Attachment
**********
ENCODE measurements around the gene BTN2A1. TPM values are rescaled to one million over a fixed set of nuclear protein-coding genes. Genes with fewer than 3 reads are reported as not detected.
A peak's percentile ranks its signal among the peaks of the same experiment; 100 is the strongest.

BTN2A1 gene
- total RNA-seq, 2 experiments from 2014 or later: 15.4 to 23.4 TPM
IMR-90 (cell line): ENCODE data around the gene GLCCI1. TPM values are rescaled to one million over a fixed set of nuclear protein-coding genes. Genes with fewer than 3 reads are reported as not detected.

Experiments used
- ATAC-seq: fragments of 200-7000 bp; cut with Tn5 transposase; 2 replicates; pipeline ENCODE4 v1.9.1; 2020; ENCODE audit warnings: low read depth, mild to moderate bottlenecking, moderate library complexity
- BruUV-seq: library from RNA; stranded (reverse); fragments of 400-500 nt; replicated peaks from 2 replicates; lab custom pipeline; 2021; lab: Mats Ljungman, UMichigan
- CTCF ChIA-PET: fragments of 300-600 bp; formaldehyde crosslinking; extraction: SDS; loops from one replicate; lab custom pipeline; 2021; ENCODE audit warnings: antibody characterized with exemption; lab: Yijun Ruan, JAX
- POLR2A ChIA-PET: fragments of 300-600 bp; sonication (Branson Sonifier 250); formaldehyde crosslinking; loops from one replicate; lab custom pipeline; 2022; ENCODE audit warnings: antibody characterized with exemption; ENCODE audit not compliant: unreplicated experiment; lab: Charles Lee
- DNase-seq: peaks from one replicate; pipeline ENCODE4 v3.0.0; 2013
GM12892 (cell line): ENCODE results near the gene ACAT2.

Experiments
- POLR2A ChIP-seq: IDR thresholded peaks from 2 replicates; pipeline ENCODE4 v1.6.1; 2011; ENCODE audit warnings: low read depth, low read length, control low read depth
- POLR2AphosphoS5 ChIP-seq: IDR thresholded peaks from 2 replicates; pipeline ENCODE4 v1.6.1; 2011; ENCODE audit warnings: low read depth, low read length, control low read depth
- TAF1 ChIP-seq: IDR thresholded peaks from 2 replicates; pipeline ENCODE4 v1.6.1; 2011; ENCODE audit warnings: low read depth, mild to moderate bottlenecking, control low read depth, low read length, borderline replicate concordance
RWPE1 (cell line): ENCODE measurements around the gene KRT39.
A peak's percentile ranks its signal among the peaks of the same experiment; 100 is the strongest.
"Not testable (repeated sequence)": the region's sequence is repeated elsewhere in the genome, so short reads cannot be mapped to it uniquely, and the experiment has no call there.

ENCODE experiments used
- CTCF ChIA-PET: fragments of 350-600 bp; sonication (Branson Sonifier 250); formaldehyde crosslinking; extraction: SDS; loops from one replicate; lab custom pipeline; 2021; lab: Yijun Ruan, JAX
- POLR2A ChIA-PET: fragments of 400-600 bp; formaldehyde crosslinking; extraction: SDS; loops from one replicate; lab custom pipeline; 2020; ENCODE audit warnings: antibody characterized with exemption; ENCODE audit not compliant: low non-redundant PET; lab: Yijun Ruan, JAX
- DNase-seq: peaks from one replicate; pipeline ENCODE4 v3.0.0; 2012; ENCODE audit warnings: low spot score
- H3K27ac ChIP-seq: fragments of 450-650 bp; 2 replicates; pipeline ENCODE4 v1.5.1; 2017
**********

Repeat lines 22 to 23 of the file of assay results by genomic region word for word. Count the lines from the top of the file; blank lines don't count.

- POLR2A ChIA-PET: fragments of 400-600 bp; formaldehyde crosslinking; extraction: SDS; loops from one replicate; lab custom pipeline; 2020; ENCODE audit warnings: antibody characterized with exemption; ENCODE audit not compliant: low non-redundant PET; lab: Yijun Ruan, JAX
- DNase-seq: peaks from one replicate; pipeline ENCODE4 v3.0.0; 2012; ENCODE audit warnings: low spot score